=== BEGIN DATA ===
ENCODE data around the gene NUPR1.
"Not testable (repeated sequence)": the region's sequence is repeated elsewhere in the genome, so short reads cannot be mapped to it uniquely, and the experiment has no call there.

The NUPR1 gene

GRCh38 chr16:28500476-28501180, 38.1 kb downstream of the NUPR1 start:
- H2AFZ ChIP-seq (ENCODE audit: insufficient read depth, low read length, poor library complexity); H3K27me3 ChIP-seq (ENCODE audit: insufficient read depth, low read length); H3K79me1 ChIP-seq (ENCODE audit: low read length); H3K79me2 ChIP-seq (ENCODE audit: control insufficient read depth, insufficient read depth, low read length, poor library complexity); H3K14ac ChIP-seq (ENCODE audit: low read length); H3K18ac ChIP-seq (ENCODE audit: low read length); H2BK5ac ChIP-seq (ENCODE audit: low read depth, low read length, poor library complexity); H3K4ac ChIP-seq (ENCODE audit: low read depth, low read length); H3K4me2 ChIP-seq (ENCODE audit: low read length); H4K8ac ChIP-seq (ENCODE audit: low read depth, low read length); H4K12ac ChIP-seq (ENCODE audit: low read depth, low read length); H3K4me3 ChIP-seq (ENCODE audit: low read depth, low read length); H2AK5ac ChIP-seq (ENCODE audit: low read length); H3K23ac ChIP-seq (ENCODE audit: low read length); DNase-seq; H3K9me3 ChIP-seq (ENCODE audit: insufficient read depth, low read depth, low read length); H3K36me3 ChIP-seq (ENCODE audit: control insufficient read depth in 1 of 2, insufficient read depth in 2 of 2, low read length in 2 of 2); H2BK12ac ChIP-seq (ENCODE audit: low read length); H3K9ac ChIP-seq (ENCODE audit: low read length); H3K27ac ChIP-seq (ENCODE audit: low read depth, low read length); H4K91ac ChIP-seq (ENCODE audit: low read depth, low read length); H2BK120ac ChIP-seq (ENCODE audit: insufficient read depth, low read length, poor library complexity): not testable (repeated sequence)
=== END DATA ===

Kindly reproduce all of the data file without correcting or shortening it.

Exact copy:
ENCODE data around the gene NUPR1.
"Not testable (repeated sequence)": the region's sequence is repeated elsewhere in the genome, so short reads cannot be mapped to it uniquely, and the experiment has no call there.

The NUPR1 gene

GRCh38 chr16:28500476-28501180, 38.1 kb downstream of the NUPR1 start:
- H2AFZ ChIP-seq (ENCODE audit: insufficient read depth, low read length, poor library complexity); H3K27me3 ChIP-seq (ENCODE audit: insufficient read depth, low read length); H3K79me1 ChIP-seq (ENCODE audit: low read length); H3K79me2 ChIP-seq (ENCODE audit: control insufficient read depth, insufficient read depth, low read length, poor library complexity); H3K14ac ChIP-seq (ENCODE audit: low read length); H3K18ac ChIP-seq (ENCODE audit: low read length); H2BK5ac ChIP-seq (ENCODE audit: low read depth, low read length, poor library complexity); H3K4ac ChIP-seq (ENCODE audit: low read depth, low read length); H3K4me2 ChIP-seq (ENCODE audit: low read length); H4K8ac ChIP-seq (ENCODE audit: low read depth, low read length); H4K12ac ChIP-seq (ENCODE audit: low read depth, low read length); H3K4me3 ChIP-seq (ENCODE audit: low read depth, low read length); H2AK5ac ChIP-seq (ENCODE audit: low read length); H3K23ac ChIP-seq (ENCODE audit: low read length); DNase-seq; H3K9me3 ChIP-seq (ENCODE audit: insufficient read depth, low read depth, low read length); H3K36me3 ChIP-seq (ENCODE audit: control insufficient read depth in 1 of 2, insufficient read depth in 2 of 2, low read length in 2 of 2); H2BK12ac ChIP-seq (ENCODE audit: low read length); H3K9ac ChIP-seq (ENCODE audit: low read length); H3K27ac ChIP-seq (ENCODE audit: low read depth, low read length); H4K91ac ChIP-seq (ENCODE audit: low read depth, low read length); H2BK120ac ChIP-seq (ENCODE audit: insufficient read depth, low read length, poor library complexity): not testable (repeated sequence)